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The Halloween Effect and Japanese Equity Prices: Myth or Exploitable Anomaly

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  • Edwin Maberly

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  • Raylene Pierce

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Abstract

Bouman and Jacobsen (American Economic Review 92(5), 1618–1635, 2002) examine monthly stock returns for major world stock markets and conclude that returns are significantly lower during the May–October periods versus the November–April periods in 36 of 37 markets examined. They argue that, in general, the Halloween strategy outperforms the buy and hold strategy thereby casting doubt on the validity of the efficient market paradigm. More recently, Maberly and Pierce (Econ Journal Watch 1(1), 29–46, 2004) re-examine the evidence for U.S. equity prices and conclude that Bouman and Jacobsen’s results are not robust to alternative model specifications. Extending prior research, this paper examines the robustness of the Halloween strategy to alternative model specifications for Japanese equity prices. The Halloween effect is concentrated in the period prior to the introduction of Nikkei 225 index futures in September 1986. After the internationalization of Japanese financial markets in the mid-1980s, the Halloween effect disappears. Copyright Springer Science + Business Media, Inc. 2003

Suggested Citation

  • Edwin Maberly & Raylene Pierce, 2003. "The Halloween Effect and Japanese Equity Prices: Myth or Exploitable Anomaly," Asia-Pacific Financial Markets, Springer;Japanese Association of Financial Economics and Engineering, vol. 10(4), pages 319-334, December.
  • Handle: RePEc:kap:apfinm:v:10:y:2003:i:4:p:319-334
    DOI: 10.1007/s10690-005-4240-0
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    References listed on IDEAS

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    1. Stephen Brown & William Goetzmann & Takato Hiraki & Noriyoshi Shiraishi & Masahiro Watanabe, 2002. "Investor Sentiment in Japanese and U.S. Daily Mutual Fund Flows," Yale School of Management Working Papers ysm274, Yale School of Management, revised 01 Apr 2008.
    2. Edwin D. Maberly & Raylene M. Pierce, 2004. "Stock Market Efficiency Withstands Another Challenge: Solving the "Sell in May/Buy after Halloween" Puzzle," Econ Journal Watch, Econ Journal Watch, vol. 1(1), pages 29-46, April.
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    Citations

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    Cited by:

    1. Ramona DUMITRIU & Razvan STEFANESCU, 2014. "Gone Fishin’ Effects In Returns," Risk in Contemporary Economy, "Dunarea de Jos" University of Galati, Faculty of Economics and Business Administration, pages 254-261.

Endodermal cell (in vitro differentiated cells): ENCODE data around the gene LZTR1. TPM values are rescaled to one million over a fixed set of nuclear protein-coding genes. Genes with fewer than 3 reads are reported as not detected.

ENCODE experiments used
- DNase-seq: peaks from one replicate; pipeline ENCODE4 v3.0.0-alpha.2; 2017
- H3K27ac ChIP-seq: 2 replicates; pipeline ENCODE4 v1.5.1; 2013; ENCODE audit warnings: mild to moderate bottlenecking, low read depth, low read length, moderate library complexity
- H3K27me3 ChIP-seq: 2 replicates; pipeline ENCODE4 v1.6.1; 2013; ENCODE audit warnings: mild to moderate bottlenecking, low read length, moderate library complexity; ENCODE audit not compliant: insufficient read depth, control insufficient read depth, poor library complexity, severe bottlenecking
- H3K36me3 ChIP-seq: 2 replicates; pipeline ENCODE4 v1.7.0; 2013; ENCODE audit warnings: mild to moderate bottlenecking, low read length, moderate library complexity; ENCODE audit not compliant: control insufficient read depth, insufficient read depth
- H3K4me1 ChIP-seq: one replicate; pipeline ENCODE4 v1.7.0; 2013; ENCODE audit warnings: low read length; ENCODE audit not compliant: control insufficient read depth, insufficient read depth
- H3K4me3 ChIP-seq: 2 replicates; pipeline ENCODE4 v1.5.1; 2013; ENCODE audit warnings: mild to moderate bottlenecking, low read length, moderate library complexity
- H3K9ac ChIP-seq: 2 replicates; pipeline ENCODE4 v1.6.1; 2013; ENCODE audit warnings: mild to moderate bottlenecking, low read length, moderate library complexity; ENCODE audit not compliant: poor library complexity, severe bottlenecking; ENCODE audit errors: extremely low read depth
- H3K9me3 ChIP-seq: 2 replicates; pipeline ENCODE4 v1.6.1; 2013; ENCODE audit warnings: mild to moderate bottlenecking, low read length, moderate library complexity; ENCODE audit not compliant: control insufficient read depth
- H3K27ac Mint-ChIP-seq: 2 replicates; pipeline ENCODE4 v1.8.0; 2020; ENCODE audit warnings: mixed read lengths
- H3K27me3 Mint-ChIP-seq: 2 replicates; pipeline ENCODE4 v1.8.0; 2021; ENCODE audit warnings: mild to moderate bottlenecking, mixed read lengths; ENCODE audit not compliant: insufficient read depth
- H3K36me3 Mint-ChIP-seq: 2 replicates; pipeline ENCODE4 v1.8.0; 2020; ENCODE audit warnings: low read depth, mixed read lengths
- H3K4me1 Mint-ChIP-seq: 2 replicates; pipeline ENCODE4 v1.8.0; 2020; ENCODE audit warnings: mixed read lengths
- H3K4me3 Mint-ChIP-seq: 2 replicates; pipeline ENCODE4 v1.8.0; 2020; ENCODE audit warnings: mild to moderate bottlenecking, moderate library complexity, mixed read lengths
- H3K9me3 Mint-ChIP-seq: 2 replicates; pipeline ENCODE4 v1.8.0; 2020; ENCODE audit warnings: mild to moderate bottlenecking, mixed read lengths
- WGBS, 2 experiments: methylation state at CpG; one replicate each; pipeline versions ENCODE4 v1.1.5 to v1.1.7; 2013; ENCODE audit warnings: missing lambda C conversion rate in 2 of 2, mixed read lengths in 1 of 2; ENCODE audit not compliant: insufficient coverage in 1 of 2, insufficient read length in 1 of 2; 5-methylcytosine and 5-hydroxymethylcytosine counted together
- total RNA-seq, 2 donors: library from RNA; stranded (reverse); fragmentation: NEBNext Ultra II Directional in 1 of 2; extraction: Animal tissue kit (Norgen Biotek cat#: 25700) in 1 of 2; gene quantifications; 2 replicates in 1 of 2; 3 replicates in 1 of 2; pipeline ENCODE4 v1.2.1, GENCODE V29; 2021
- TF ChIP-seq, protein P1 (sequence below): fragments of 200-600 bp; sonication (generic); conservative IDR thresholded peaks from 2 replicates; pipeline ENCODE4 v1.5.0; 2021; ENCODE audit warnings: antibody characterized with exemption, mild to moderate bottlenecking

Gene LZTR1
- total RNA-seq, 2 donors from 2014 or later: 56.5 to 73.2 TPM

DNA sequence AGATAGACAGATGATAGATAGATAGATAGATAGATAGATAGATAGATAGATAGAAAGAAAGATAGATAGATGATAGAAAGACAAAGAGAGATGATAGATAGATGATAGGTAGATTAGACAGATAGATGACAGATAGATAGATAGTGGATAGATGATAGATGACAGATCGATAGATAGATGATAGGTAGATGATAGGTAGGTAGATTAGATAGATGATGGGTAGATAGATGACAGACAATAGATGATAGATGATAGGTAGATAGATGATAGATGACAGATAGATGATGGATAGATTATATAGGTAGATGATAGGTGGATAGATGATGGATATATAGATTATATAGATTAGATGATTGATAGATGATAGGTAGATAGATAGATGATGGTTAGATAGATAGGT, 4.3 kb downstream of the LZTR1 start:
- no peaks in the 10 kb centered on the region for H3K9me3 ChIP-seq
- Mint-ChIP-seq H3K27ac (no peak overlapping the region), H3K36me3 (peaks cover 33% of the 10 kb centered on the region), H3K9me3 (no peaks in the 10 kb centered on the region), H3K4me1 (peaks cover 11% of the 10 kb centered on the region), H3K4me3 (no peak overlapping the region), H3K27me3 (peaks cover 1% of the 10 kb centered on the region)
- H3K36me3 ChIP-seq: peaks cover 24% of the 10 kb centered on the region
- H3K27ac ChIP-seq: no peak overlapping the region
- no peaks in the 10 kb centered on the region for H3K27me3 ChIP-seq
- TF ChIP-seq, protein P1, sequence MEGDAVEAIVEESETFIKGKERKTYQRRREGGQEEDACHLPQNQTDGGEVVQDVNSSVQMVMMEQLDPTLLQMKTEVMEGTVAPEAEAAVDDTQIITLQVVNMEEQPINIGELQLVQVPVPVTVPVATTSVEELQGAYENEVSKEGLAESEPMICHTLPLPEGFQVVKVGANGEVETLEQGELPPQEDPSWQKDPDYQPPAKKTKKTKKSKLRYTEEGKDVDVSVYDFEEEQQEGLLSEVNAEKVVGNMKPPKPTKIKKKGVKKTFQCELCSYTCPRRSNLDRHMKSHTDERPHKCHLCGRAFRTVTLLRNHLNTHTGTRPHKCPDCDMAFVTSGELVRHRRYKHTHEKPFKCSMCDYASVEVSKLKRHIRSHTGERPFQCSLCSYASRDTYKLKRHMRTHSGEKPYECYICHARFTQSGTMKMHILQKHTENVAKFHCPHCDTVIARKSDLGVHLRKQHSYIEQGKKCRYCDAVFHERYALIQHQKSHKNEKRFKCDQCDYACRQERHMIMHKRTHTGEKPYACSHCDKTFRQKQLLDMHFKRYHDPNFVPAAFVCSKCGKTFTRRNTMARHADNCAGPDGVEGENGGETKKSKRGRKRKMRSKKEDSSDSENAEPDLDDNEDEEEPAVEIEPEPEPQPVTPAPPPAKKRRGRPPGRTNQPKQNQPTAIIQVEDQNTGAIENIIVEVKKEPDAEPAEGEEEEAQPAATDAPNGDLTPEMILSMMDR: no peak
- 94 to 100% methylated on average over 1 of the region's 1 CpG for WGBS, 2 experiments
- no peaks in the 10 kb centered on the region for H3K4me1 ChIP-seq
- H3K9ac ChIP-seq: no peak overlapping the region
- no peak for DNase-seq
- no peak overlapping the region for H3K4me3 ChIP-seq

2. Stefanescu, Razvan & Dumitriu, Ramona & Nistor, Costel, 2012. "Prolonged holiday effects on Romanian capital market before and after the adhesion to EU," MPRA Paper 52770, University Library of Munich, Germany, revised Jan 2013.
    3. repec:eme:mfipps:v:36:y:2010:i:3:p:530-542 is not listed on IDEAS
    4. Mostafa Saidur Rahim Khan & Naheed Rabbani, 2019. "Market Conditions and Calendar Anomalies in Japanese Stock Returns," Asia-Pacific Financial Markets, Springer;Japanese Association of Financial Economics and Engineering, vol. 26(2), pages 187-209, June.
    5. Haggard, K. Stephen & Witte, H. Douglas, 2010. "The Halloween effect: Trick or treat?," International Review of Financial Analysis, Elsevier, vol. 19(5), pages 379-387, December.
    6. Dumitriu, Ramona & Stefanescu, Razvan & Nistor, Costel, 2012. "The Halloween effect during quiet and turbulent times," MPRA Paper 41539, University Library of Munich, Germany, revised 25 Sep 2012.
    7. Dragos Stefan Oprea, 2014. "The Halloween Effect Evidence from Romania," International Journal of Academic Research in Business and Social Sciences, Human Resource Management Academic Research Society, International Journal of Academic Research in Business and Social Sciences, vol. 4(7), pages 463-471, July.
    8. Alex Plastun & Xolani Sibande & Rangan Gupta & Mark E. Wohar, 2019. "Halloween Effect in Developed Stock Markets: A US Perspective," Working Papers 201914, University of Pretoria, Department of Economics.
    9. Chui, David & Wing Cheng, Wui & Chi Chow, Sheung & LI, Ya, 2020. "Eastern Halloween effect: A stochastic dominance approach," Journal of International Financial Markets, Institutions and Money, Elsevier, vol. 68(C).
    10. Degenhardt, Thomas & Auer, Benjamin R., 2018. "The “Sell in May” effect: A review and new empirical evidence," The North American Journal of Economics and Finance, Elsevier, vol. 43(C), pages 169-205.
    11. Plastun, Alex & Sibande, Xolani & Gupta, Rangan & Wohar, Mark E., 2020. "Halloween Effect in developed stock markets: A historical perspective," International Economics, Elsevier, vol. 161(C), pages 130-138.
    12. Zhang, Cherry Y. & Jacobsen, Ben, 2021. "The Halloween indicator, “Sell in May and Go Away”: Everywhere and all the time," Journal of International Money and Finance, Elsevier, vol. 110(C).

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